Cuba will start testing its own COVID-19 vaccine candidate next week, according to the official Cuban registry of clinical trials.
The vaccine, Soberana 01, was produced by the state-run Finlay Institute of Vaccines and will be tested during a phase I and II trial involving 676 adults between 19 and 80 years old. The results will not be published until February 2021.
A phase I clinical trial evaluates a drug’s side effects and toxicity. If the results are good, the process can continue to a phase II trial to determine if the medication works.
It’s unclear if a late-stage, phase III trial, usually involving thousands of people to test a vaccine’s effectiveness and safety in a larger population, will follow. According to the data published on the register, the Cuban study will assess both safety and the resulting immune response.
The study will be a “randomized controlled, double-blind trial,” meaning doctors and participants will not know who will be injected with the vaccine candidate. Recipients will be selected randomly. Those in the control group will get another vaccine produced in Cuba against meningitis.
Details about the vaccine candidate to be tested are scarce, but its description indicates it’s an RBD candidate, a vaccine that uses a receptor-binding domain, a type of protein located on the virus “spike” to induce neutralizing antibodies. The technology has been previously used in SARS vaccines.
In May, Cuban leader Miguel Díaz-Canel said the country needed to produce a local vaccine to ensure the nation’s “sovereignty.”
“Finding an efficient vaccine to fight COVID-19 is a top priority for our science and innovation system,” Cuba’s top epidemiologist, Francisco Durán, said in a press conference on Tuesday.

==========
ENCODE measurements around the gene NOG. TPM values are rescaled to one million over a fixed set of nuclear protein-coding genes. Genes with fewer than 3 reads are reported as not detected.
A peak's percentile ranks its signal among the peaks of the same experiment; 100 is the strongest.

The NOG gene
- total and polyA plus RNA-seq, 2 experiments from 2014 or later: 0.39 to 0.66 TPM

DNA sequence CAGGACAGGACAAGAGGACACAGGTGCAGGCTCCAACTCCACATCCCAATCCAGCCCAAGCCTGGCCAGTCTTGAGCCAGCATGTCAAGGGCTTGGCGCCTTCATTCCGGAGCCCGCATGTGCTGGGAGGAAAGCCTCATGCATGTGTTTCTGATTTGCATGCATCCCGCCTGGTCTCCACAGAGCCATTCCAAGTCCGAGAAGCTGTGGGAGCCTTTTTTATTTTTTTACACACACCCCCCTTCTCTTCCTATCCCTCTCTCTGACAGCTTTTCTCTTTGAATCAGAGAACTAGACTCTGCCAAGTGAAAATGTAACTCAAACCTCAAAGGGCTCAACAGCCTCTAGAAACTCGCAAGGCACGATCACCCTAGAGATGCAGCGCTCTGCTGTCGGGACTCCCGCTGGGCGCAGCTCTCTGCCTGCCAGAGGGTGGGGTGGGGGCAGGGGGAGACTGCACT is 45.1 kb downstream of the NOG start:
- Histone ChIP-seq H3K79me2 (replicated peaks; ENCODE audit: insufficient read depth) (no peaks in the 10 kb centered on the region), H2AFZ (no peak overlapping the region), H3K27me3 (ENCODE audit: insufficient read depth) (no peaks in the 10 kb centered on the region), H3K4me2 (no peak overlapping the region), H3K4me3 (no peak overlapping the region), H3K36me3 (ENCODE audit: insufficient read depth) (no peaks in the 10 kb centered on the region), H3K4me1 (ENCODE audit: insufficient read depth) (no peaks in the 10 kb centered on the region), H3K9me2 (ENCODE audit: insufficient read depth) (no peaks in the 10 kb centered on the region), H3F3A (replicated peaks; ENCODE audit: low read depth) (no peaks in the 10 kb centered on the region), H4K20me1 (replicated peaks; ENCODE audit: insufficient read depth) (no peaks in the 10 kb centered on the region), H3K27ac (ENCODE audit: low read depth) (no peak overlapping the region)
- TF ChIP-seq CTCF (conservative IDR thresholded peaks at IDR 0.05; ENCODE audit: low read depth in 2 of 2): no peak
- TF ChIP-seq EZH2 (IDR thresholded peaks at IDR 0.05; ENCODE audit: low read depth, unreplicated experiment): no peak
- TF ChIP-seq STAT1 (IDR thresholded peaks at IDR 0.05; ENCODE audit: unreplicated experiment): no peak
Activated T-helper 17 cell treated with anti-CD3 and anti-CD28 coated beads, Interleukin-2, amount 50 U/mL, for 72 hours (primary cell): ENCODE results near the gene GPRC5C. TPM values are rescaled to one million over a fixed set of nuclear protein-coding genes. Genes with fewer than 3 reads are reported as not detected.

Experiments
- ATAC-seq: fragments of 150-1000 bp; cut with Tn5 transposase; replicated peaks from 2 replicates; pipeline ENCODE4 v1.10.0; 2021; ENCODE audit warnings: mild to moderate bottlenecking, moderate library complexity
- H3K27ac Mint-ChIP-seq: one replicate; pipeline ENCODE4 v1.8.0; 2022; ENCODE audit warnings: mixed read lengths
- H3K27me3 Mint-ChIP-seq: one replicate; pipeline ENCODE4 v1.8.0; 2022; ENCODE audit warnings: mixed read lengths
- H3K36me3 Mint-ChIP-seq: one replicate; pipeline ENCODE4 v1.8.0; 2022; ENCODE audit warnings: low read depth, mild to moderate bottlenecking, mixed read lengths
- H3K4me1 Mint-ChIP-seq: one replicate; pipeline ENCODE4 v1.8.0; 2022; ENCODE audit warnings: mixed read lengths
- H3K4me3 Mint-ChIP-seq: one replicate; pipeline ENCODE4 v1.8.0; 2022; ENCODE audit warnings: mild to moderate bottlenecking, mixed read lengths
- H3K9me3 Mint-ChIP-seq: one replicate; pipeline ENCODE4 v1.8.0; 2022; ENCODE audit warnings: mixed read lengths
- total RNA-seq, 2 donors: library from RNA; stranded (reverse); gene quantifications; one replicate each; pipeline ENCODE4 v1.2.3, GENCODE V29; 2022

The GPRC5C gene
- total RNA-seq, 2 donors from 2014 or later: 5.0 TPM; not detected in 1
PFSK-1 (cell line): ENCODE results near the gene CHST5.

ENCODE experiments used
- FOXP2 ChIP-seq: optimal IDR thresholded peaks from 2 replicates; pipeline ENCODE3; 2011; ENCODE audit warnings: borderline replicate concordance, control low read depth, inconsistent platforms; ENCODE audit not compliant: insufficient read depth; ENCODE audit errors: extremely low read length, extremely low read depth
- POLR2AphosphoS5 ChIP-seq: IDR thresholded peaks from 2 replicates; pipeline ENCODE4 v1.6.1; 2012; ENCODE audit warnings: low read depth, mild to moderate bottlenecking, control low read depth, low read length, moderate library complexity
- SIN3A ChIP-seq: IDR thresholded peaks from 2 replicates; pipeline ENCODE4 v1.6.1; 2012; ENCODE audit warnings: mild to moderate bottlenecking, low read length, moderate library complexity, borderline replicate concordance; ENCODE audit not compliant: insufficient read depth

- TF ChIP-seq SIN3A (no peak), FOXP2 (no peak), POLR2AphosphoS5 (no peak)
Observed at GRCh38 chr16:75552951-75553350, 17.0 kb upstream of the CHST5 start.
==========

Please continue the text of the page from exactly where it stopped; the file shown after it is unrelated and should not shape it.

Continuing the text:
Cuba’s biotechnology industry produces vaccines and medications used locally. A few, like a drug to prevent ulcers caused by diabetes, are also exported. At the beginning of the coronavirus pandemic, the government was aggressively promoting an interferon medication to combat COVID-19, but studies about its efficacy have produced mixed results.
Cuban bio labs also manufacture unproven homeopathic compounds that health authorities use as a preventive therapy to fight the coronavirus.
Last week, Cuban state media reported that Kiril Dmítriev, the head of the investment fund that financed Sputnik V, the first Russian-registered vaccine, said that Cuba could begin producing it in November. Vladimir Putin’s announcement of a Russian vaccine has sparked criticism as the country approved it without conducting more extensive tests to prove its efficacy and safety.
The news about the Cuban vaccine comes in the middle of an outbreak in Havana, which has forced the government to roll back the reopening and order a city lockdown. Regular flights are still suspended.
On Wednesday, health authorities reported 74 new coronavirus infections, all in Havana and nearby Artemisa and Pinar del Rio provinces. In total, the government has confirmed 3.408 coronavirus cases and 88 deaths.
Follow Nora Gámez Torres: @ngameztorres